While neither finance or war are likely to disappear, many new forms of continental- and global-level coordination are likely to take hold, affecting not just states and governments, but also individual agents relating to each other through densely patterned networks. Continental-scale smart grids for distributed electricity production are one possible example of a new kind of large-scale system, and potentially a crucial one. But I would look further to novel forms of water recylcing, emissions control and even weather modulation, not to mention a total embrace of identity control by the included classses, panic-dampening efforts during political-economic crises, etc. Silicon Valley remains the most obvious candidate to invent, commercialize and roll out the early versions of these systems; but Silicon Valley itself will become an ever-more global complex, increasingly shaped by a globally inegrated state-form. I don't say all this is for the better, nor necessarily for the worst. I say it's likely to happen. Wouldn't it be interesting to analyze this gradual metamorphosis?

The Technopolitics project was designed as a kind of observatory or distributed digital Wunderblock to keep tabs on the ways that the world is reacting to the financial crisis and the subsequent period of economic stagnation and military chaos, which is not yet over. Now, however, it looks to me as though inter-state cooperation (or what used to be called "inter-imperialist cooperation") will succeed in overcoming the contradictions of capitalism once more, setting the stage for massive new rounds of infrastructure building accompanied by the emergence of previously unimaginable organizational forms and new cultural-ideological horizons as well. The crucial intervention so far has been the unprecedented injection of some 12 trillion USD into the global monetary system by central banks, which know very well what each other are doing. The next crucial intervention will be to actually *do* something coherent with that money. In other words, look forward to attempts at orchestrating global economic productivity, somewhat at the US and the Allies did during WWII and in the decade thereafter. The collapse of the American security system in the Middle East, the desperate gambits of Russia and the military growing pains of China have yet to be surmounted; but i think they will be. Global corporations will obviously survive and thrive through this process, and they will administrate most of the coming investment wave. However, I think that key aspects of the coming round of global development will be orchestrated by the new inter-state/inter-imperialist order, in order to coordinate production/consumption and provide earth-system level services for all included populations. Who will do this? A consortium of countries including China. Whether the US or the EU will be part of it, I don't know. In short, the 21st century is not likely to be your grandpa's political economy!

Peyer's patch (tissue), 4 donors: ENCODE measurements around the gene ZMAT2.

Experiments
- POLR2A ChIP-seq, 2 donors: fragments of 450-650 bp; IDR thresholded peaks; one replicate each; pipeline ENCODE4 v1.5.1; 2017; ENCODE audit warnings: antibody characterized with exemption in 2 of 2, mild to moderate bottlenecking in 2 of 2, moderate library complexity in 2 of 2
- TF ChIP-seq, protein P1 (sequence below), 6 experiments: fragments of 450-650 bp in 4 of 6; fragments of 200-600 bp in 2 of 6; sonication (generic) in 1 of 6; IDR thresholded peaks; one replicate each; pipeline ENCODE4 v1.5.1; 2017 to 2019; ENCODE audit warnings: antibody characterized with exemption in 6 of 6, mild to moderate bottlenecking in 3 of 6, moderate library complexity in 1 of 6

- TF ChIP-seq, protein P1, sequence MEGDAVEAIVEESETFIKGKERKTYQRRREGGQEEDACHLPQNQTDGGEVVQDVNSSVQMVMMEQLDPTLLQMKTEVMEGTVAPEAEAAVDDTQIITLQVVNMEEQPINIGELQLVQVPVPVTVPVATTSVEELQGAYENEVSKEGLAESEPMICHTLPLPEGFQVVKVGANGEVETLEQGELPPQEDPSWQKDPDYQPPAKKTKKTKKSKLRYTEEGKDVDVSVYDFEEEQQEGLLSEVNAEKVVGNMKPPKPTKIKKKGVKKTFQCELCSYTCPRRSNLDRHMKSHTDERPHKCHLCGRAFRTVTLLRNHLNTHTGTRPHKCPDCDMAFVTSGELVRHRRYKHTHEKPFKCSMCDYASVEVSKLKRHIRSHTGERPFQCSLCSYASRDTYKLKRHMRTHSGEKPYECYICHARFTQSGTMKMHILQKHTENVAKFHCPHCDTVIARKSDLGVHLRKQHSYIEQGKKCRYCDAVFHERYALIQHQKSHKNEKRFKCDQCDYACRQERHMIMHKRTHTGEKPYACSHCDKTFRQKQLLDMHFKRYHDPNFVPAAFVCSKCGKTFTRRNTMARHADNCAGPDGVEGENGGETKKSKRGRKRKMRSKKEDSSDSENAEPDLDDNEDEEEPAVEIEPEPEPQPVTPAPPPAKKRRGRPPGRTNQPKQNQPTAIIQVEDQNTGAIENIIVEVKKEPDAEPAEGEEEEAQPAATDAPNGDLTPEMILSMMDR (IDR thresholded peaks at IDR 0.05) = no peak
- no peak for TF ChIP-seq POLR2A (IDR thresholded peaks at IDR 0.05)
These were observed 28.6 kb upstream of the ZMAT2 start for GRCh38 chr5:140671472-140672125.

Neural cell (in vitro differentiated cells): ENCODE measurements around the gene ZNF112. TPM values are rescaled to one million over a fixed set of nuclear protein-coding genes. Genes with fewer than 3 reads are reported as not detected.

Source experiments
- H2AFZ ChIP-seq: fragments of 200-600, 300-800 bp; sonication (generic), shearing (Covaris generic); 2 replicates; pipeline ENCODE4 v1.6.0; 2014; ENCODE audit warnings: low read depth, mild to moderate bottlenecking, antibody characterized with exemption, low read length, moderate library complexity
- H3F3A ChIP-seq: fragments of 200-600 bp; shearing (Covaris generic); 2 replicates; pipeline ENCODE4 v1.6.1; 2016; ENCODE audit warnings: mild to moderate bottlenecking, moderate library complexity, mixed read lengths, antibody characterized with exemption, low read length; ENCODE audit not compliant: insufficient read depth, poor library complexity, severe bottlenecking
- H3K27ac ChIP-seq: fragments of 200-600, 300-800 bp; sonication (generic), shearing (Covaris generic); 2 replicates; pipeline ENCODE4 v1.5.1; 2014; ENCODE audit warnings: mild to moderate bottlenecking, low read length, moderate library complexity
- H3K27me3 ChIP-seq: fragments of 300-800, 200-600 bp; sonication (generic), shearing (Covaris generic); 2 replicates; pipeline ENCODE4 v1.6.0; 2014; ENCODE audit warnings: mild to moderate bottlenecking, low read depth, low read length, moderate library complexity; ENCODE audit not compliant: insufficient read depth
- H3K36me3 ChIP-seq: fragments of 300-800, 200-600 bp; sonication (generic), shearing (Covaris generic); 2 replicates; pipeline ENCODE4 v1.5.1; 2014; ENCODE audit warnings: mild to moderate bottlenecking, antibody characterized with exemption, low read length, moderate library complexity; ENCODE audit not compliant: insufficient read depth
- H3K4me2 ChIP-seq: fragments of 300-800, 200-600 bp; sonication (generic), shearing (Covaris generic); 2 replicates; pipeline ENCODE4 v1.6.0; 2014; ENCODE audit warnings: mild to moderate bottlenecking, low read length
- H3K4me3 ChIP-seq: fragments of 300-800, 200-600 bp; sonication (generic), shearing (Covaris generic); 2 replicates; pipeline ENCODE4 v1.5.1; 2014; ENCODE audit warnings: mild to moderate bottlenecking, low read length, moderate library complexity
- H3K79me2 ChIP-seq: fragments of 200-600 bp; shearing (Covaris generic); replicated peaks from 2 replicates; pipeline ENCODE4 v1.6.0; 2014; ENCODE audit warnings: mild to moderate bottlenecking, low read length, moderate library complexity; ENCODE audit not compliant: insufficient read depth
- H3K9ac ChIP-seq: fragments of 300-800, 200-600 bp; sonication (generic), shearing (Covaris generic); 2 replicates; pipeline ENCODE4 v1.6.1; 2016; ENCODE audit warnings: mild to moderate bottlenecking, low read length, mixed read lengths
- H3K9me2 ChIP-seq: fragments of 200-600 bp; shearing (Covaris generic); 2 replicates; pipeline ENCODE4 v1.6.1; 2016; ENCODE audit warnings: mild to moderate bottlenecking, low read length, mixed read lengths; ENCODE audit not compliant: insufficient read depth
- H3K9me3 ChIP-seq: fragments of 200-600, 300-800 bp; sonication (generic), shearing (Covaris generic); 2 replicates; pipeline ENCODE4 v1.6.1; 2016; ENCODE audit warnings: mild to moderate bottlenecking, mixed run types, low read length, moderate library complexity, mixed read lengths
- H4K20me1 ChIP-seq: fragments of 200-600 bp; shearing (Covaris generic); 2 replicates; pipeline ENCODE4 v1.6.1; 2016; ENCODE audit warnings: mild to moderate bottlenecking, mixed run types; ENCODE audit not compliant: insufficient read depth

I don't expect any recognizable pattern to become visible for a decade or more; but it is likely that that the decisive breakthroughs of the future are actually being invented right now, without us knowing it. First-order cybernetics was analyzed, critiqued and subverted in the Sixties and Seventies, and second-order forms were at the heart of our concerns in the Nineties and the Noughties. Don't you think a Third Age of net-critique is dawning? Who wants to have a go at that one?

curiously, Brian

***

Cybernetics essays ("Dark Crystals" section):
https://brianholmes.wordpress.com/2009/01/19/book-materials

Two forks of Technopolitics:
http://www.thenextlayer.org/technopolitics_group
http://threecrises.org